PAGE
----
Supporters and practitioners justify these programs by arguing they leverage large amounts of private money for social good, and euphemistically call the low levels of public spending “shallow subsidies,” reflecting the idea that something is better than nothing. We call it a scam.
There are many more critiques to be levelled at the dominant programs that have made up “affordable housing” in the last several decades, but I’d like to end by highlighting what is perhaps the most profound shortcoming of “affordable housing,” which is the way it wholly fails to challenge, and even strengthens, the institutions and logics of capitalism, preventing us from building or even imagining different ways of relating to housing and land.
These programs rely on capitalist actors and incentives to provide what ought to be a human right that is socially and democratically produced and controlled. They continue to treat land as a commodity that can only be temporarily and weakly regulated by state action. By relegating subsidized “affordable housing” as something only necessary for a small subset of the population, their means-tested nature suggests this system is broadly acceptable for the vast majority of people. And they perpetuate the fundamentally inequitable and undemocratic relation of landlord-to-tenant, where the owner of the land has far too much power over the people that live there.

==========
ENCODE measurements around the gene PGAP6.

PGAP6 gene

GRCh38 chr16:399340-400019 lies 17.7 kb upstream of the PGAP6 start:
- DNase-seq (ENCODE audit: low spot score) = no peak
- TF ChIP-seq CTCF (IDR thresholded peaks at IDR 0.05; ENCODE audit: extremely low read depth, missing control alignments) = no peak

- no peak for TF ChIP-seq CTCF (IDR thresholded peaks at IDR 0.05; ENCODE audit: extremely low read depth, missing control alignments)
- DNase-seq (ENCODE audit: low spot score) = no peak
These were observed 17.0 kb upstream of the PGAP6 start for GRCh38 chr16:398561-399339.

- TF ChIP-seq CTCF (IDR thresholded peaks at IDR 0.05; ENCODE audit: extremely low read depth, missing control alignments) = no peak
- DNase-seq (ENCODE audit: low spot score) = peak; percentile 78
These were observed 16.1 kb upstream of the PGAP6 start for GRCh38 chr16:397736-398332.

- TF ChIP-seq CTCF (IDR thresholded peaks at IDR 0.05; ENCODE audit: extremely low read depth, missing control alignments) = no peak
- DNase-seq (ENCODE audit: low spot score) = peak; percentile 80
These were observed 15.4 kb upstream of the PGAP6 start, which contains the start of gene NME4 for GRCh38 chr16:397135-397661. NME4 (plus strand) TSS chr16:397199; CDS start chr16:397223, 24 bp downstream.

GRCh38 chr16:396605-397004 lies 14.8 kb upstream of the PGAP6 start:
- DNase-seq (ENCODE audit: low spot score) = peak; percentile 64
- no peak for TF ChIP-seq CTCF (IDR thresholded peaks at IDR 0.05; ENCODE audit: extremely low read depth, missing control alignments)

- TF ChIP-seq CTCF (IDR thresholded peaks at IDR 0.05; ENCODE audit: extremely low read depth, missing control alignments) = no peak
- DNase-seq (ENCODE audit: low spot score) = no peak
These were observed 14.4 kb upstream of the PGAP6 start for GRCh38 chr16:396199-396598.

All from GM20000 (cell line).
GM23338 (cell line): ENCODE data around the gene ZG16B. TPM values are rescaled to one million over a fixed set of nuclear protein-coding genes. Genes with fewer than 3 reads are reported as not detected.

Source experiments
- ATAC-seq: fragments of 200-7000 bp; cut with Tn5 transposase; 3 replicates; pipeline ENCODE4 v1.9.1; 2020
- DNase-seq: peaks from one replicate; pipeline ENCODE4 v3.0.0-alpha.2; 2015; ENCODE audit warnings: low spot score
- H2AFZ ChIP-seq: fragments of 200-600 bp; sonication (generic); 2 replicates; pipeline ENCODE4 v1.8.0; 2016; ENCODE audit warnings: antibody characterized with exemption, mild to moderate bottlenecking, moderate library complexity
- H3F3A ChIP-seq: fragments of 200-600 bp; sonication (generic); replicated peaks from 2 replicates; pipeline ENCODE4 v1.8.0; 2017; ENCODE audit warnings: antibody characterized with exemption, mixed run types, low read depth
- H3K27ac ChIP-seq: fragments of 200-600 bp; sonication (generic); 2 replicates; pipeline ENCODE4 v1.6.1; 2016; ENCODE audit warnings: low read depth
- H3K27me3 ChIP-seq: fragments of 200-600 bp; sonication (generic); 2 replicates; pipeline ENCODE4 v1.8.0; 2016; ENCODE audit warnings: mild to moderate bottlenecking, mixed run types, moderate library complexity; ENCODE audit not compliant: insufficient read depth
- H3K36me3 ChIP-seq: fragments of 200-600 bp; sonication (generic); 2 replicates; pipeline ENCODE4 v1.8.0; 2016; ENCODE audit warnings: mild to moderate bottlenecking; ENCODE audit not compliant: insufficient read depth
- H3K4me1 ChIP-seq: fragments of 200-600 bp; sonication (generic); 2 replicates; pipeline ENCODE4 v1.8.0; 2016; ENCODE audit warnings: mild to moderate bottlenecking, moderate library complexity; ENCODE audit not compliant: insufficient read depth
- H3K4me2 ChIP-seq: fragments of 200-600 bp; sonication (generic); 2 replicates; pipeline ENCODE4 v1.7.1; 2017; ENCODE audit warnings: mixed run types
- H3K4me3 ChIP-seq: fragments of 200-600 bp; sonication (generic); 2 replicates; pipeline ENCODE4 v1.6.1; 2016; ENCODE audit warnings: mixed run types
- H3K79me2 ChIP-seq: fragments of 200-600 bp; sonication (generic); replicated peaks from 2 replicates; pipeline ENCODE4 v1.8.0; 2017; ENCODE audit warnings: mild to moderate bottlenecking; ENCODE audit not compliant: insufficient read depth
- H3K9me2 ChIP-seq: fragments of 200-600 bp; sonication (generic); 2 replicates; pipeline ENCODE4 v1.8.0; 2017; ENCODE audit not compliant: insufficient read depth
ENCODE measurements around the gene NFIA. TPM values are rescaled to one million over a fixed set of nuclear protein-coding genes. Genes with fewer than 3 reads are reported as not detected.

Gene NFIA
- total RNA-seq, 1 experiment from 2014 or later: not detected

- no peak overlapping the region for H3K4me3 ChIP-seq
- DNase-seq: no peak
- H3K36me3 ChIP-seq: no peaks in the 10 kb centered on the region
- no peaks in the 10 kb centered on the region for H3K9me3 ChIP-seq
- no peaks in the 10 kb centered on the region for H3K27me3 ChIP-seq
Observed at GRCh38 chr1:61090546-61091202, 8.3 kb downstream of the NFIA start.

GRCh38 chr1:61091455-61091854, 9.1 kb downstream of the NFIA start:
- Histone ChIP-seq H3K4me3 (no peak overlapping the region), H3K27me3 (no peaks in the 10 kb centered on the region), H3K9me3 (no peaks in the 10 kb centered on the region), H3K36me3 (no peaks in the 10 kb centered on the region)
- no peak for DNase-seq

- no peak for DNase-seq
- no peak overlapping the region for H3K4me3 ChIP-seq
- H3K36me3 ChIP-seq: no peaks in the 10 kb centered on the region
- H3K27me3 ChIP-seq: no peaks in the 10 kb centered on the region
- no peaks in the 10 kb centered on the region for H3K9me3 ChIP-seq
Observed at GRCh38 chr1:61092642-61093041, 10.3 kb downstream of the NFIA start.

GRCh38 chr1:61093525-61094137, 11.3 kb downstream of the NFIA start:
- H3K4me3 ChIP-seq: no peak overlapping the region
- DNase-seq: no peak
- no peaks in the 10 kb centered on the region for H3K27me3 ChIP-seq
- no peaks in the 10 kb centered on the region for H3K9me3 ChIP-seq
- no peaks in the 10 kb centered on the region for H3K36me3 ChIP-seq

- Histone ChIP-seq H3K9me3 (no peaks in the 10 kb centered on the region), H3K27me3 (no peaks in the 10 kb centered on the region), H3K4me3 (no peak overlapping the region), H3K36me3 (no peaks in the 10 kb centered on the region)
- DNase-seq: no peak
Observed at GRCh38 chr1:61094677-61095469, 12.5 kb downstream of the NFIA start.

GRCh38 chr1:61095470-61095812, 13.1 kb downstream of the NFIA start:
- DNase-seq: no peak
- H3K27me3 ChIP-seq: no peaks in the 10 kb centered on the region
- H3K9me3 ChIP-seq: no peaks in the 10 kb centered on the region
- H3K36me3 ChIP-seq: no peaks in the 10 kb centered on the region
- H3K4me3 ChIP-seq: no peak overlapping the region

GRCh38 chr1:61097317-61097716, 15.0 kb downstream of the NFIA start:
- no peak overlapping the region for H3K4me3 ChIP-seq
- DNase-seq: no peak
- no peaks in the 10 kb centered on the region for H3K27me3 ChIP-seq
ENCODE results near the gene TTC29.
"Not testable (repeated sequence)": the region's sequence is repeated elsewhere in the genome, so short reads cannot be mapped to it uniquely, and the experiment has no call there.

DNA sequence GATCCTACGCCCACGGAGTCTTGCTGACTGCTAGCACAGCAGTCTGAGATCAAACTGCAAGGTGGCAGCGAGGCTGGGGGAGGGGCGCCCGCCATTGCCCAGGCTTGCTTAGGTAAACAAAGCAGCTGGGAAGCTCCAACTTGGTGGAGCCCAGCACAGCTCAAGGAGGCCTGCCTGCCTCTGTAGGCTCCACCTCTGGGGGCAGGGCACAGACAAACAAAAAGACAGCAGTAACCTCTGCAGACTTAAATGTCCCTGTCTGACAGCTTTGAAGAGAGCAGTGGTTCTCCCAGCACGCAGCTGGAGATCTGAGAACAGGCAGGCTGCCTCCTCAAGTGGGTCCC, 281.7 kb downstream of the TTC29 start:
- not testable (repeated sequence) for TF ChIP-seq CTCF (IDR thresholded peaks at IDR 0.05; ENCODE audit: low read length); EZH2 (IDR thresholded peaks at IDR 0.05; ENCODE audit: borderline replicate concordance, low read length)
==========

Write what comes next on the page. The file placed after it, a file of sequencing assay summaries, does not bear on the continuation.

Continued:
It is the job of the left and of our movements to provide alternatives to and critiques of the oppressive systems that rule our lives. We must set our eyes firmly on challenging the system of capitalist land ownership, an institution rooted in settler colonial genocide that has always relied on racial violence to produce value and whose function has been, and still remains, to efficiently allow the (white) ruling class to dominate the poor.
More “affordable housing” simply keeps this system in power. We must make alternative demands, not for “affordable housing,” but for public- and community-owned housing, re-imagining the society we can create that would provide for the needs of all.